Vredefort Dome bears witness to the world’s greatest known single energy release event, which caused devastating global change, including, according to some scientists, major evolutionary changes. It provides critical evidence of the earth’s geological history and is crucial to our understanding of the evolution of the planet.
Despite their importance to the planet’s history, geological activity on the earth’s surface has led to the disappearance of evidence from most impact sites and Vredefort is the only example on earth to provide a full geological profile of an astrobleme below the crater floor.”
“The Vredefort Dome is the oldest, largest and most deeply eroded complex meteorite impact structure in the world. It contains high quality and accessible geological (outcrop) sites which demonstrate a range of geological evidences of a complex meteorite impact structure.
The rural and natural landscapes of the serial property help portray the magnitude of the ring structures resulting from the impact. The serial nomination is considered to be a representative sample of a complex meteorite impact structure.
A comprehensive comparative analysis with other complex meteorite impact structures demonstrated that it is the only example on earth providing a full geological profile of an astrobleme (impact structure) below the crater floor, thereby enabling research into the genesis and development of an astrobleme immediately post impact.”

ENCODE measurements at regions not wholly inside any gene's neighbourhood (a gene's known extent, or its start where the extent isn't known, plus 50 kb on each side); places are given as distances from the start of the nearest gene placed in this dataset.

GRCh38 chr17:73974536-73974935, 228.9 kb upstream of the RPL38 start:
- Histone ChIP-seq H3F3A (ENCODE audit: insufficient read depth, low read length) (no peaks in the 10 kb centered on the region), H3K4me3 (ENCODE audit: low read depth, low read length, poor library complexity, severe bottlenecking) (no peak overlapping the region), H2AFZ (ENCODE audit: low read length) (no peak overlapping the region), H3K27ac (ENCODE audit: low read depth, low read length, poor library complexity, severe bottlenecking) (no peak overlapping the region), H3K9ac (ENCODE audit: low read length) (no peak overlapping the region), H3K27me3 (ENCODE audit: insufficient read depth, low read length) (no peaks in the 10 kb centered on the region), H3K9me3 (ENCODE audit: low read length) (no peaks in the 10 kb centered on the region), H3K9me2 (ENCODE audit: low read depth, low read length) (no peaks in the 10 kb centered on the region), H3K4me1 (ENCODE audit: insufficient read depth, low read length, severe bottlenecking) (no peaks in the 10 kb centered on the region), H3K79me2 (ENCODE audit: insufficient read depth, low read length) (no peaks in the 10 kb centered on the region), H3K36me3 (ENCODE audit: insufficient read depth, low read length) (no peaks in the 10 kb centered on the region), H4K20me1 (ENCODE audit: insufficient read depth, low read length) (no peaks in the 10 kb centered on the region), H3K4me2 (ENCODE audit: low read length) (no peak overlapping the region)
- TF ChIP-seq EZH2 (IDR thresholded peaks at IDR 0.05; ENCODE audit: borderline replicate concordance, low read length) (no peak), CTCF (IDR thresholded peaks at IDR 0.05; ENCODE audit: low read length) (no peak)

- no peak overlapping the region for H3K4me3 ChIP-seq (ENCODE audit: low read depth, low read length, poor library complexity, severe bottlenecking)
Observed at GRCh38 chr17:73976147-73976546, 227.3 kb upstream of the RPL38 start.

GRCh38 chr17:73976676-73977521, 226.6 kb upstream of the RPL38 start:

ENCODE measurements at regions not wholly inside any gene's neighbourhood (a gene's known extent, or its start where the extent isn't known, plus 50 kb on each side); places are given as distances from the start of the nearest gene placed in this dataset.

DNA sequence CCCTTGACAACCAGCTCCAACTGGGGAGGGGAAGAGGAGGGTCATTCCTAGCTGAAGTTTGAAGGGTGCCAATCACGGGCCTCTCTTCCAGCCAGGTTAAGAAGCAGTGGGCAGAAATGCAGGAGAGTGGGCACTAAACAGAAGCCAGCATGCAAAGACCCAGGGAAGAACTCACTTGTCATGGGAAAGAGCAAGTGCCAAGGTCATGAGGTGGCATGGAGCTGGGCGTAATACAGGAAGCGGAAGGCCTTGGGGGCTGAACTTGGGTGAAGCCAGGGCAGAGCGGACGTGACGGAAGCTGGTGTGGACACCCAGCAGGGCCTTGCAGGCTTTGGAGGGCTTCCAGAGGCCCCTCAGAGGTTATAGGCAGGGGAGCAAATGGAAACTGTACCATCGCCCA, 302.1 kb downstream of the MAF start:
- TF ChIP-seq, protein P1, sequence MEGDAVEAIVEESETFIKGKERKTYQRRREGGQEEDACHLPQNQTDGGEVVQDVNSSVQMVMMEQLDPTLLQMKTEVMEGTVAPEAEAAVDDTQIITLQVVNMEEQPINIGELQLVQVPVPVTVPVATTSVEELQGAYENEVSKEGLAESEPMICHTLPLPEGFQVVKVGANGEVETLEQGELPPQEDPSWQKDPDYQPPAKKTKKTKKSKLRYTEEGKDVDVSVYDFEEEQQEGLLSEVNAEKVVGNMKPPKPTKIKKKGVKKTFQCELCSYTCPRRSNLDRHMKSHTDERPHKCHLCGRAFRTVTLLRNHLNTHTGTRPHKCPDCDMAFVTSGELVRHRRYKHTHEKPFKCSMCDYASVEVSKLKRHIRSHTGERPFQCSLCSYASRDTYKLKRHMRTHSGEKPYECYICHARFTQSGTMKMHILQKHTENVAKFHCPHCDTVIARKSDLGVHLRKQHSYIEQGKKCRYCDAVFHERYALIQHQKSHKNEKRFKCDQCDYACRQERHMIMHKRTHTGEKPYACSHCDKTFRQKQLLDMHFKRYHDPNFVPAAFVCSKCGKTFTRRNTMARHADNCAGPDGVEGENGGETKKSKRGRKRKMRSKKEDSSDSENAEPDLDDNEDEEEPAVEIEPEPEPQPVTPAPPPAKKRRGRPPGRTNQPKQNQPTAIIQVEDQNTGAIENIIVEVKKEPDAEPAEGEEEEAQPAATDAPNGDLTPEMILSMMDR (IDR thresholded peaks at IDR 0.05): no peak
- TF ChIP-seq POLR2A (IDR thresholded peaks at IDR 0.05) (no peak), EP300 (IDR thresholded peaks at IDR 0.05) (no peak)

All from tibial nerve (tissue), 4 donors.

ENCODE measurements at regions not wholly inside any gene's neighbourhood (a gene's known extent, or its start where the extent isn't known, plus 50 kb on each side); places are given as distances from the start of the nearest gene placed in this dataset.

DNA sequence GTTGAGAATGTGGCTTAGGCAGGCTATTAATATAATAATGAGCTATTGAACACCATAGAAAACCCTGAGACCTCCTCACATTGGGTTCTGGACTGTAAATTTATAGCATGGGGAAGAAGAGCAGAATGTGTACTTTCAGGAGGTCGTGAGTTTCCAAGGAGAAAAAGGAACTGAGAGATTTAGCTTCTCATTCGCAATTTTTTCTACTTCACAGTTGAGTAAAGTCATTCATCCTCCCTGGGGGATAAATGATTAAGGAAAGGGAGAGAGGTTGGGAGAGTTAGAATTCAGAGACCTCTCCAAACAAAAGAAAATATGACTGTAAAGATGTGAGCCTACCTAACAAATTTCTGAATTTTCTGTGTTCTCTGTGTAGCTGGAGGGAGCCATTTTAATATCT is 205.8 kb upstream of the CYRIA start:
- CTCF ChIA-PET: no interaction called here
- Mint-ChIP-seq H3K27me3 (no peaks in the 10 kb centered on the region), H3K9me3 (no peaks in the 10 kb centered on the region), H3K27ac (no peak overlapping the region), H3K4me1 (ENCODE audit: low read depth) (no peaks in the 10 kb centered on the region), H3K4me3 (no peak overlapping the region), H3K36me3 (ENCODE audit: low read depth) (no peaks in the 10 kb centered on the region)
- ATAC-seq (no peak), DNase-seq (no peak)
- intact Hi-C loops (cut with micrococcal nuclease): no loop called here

South Africa’s 7th World Heritage Site
All the geological wonders have collectively made the Vredefort Dome a National Heritage Site and South Africa’s 7th World Heritage Site. The core World Heritage zone covers nearly 30 000ha, with three small additional sites of geological importance that lie outside the core zone.
These additional sites are: the stromatolite/basal fault plane site, the chocolate tablet breccia site and the pseudotachylite (quarry) site. The core is surrounded by 5km buffer zone, for a total area of around 70 000ha.
The UNESCO Declaration
UNESCO giveth, UNESCO can taketh away, and the The United Nations Educational, Scientific and Cultural Organisation (UNESCO) declaration has a couple of important conditions attached. I’ve quoted the final decision text below, since it is interesting to watch the World Heritage process at work.